There’s so many pathways in the topic of comparison. In this digital age, it’s easier than ever to compare ourselves with others. This is most unfortunate since we are seeing others put their best perceived selves out there and generally comparing them with our worst selves. Other than Glennon from Momastery, I don’t see a lot of people hanging their baggage out for others to peek and pry into (one of the reasons I love Glennon). It’s photos of vacations, of dates and gifts and perfect kids. Facebook and Instagram are notorious for this. Instagram is only slightly better (in my opinion) because it’s less about the words and more about the photo.
Anjelah of anjelah.com writes this:
I’ve been thinking a lot about social media and how it can affect our spirit. Listen when I tell you that your journey is your own, specially tailored for you and nobody can take that from you. There are so many special gifts along the road waiting for you and only you. When you look at what other people have and start comparing it to what you have, you may start to devalue something that is actually pretty special. It’s special because it’s specifically for you at this point in your life.
I think this is the same for who you are. If we are comparing who we are to what other people do or present to the world that they are we are setting purse up for failure. The beauty of who we are resides in us alone, we cannot find it in another.
In March earlier this year, I decided to take a break from Facebook, indefinitely. It felt momentous at first. What would I be missing out on. Would anybody notice I was gone? Would I miss it?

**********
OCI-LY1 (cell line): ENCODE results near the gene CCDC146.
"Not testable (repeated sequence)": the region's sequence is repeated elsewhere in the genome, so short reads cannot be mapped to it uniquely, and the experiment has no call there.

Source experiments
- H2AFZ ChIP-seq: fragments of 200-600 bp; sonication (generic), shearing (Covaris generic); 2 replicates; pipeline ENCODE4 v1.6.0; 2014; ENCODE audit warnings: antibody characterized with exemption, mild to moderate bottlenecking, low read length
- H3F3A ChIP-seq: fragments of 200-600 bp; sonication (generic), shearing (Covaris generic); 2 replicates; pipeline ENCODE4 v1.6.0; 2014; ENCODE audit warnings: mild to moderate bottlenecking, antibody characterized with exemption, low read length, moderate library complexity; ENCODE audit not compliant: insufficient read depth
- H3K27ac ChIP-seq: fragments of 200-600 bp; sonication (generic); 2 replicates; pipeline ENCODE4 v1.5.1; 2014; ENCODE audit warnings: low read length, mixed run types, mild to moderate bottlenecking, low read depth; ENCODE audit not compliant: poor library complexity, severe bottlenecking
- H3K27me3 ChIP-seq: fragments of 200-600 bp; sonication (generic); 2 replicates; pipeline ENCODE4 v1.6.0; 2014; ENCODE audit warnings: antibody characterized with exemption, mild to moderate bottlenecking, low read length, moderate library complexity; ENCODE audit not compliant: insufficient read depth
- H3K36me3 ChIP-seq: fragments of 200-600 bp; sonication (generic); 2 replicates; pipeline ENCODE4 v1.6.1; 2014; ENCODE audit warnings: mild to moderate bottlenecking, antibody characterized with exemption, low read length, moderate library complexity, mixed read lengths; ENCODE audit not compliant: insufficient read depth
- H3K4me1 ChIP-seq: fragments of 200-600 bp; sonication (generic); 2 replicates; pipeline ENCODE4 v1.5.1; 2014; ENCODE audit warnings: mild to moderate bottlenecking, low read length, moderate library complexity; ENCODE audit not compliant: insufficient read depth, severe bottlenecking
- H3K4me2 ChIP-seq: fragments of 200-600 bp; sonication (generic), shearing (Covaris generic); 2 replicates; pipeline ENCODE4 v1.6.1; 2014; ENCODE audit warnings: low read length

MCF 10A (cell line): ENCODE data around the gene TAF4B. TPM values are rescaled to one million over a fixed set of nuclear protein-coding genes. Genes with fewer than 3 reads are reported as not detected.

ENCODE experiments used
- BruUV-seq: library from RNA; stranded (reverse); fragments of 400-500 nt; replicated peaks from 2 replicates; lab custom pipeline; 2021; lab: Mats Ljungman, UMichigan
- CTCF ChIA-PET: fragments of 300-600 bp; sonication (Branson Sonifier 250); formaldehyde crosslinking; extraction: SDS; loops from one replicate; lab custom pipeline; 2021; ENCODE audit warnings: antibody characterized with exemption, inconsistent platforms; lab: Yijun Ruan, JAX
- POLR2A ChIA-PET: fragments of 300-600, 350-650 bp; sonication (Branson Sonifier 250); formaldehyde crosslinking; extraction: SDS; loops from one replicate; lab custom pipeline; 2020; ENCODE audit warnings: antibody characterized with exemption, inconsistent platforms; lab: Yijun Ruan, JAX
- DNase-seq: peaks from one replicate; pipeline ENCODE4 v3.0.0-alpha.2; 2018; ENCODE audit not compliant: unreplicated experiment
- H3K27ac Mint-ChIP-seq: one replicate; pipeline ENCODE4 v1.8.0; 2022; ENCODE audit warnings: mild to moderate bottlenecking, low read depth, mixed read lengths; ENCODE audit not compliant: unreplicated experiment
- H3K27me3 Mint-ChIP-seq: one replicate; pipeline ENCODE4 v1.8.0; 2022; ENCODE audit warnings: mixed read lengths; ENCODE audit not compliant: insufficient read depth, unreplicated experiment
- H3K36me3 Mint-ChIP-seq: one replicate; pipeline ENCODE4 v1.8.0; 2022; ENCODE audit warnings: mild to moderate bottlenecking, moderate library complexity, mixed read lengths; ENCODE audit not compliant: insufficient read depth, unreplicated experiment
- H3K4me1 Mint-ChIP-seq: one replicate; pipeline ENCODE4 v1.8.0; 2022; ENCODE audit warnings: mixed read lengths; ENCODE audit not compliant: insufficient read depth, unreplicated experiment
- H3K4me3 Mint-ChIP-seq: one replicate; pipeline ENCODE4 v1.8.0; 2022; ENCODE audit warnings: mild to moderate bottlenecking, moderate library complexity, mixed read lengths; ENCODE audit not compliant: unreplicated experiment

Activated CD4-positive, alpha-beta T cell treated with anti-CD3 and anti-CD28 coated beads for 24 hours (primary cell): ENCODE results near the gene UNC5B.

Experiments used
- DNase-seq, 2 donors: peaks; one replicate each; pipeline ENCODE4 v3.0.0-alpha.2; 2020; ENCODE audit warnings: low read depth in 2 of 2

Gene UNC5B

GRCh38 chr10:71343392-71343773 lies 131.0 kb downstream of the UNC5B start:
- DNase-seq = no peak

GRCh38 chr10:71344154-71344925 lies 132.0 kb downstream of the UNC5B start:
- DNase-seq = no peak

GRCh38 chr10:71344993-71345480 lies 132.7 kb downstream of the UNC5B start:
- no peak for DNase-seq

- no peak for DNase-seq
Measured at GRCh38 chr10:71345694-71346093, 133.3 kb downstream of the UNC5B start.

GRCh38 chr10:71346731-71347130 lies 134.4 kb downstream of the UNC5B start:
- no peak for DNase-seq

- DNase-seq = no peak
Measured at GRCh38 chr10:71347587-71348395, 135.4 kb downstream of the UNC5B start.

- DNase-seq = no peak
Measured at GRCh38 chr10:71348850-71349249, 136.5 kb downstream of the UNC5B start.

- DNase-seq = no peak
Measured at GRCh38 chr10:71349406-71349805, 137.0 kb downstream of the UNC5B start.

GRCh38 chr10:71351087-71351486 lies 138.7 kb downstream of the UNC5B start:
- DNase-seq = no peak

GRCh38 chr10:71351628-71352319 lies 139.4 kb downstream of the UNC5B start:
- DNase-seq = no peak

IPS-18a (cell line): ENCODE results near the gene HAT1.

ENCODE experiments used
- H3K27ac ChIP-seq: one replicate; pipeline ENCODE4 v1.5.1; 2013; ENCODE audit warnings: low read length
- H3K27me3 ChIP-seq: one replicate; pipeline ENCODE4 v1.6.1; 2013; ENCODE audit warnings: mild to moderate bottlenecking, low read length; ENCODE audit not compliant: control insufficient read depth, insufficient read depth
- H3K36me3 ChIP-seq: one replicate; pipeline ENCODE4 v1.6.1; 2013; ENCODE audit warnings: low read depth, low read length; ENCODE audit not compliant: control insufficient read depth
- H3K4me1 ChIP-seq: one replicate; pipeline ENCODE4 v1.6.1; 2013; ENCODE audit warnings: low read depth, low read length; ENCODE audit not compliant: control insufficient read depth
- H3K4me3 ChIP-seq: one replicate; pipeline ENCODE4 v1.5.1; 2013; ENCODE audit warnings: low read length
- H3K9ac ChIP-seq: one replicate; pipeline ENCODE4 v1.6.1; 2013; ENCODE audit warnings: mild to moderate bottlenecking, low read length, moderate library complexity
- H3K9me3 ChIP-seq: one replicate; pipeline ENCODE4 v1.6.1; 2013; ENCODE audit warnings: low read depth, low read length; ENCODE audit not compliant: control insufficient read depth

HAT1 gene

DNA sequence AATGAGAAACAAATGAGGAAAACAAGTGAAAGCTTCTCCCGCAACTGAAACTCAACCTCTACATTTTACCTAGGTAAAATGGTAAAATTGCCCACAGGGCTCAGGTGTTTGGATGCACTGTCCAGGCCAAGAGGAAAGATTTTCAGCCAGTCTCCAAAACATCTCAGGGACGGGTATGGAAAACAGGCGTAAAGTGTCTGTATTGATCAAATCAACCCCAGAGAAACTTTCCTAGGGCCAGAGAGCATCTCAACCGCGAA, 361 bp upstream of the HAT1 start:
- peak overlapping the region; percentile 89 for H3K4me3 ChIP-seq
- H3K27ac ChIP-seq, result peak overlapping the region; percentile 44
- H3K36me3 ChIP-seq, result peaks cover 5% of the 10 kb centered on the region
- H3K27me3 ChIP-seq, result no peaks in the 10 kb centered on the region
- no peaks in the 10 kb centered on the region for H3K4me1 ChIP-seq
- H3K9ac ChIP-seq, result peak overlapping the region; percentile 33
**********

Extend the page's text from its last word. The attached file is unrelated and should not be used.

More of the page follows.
For me, Facebook had this drug-like quality. I hated it with a passion most of the time (except for the quizzes, loved those things), but I couldn’t stop myself from checking it. It was a boredom trigger. Waiting at school pick-up? just a quick check. A few spare minutes? check. On and on it went. I had taken the app off my phone, but that only hindered me slightly.
Then, I had several ‘friends’ make comments on Facebook that I couldn’t un-hear, do you know what I’m taking about? Snap judgements that people made that felt like judgement passed on me. I’d brood about these comments and be angry or hurt far past an appropriate passing of time. And worst of all, it was damaging those relationships because I now filtered it through the comments they said. I started asking friends, “how does it make you feel?” Nobody, nobody said “it’s life-giving, I feel so connected or isn’t it great?” It was a mixed bag of, “It kind of helps me stay connected,” and “I wish I’d never gone on it, but now I can’t give it up.”
I made the choice to leave Facebook, thinking I might be back soon. But I haven’t gone back, and truthfully, I haven’t missed it much either. It’s not without it’s trade-offs. There are things I miss out on. But, overall I’m a healthier more integrated person because of it. My spirit is lighter and less encumbered. It may not be for everyone, but it has been the right choice for me.
Have you ever taken a break from social media? Why? How has it worked for you? I’d love to hear your experience.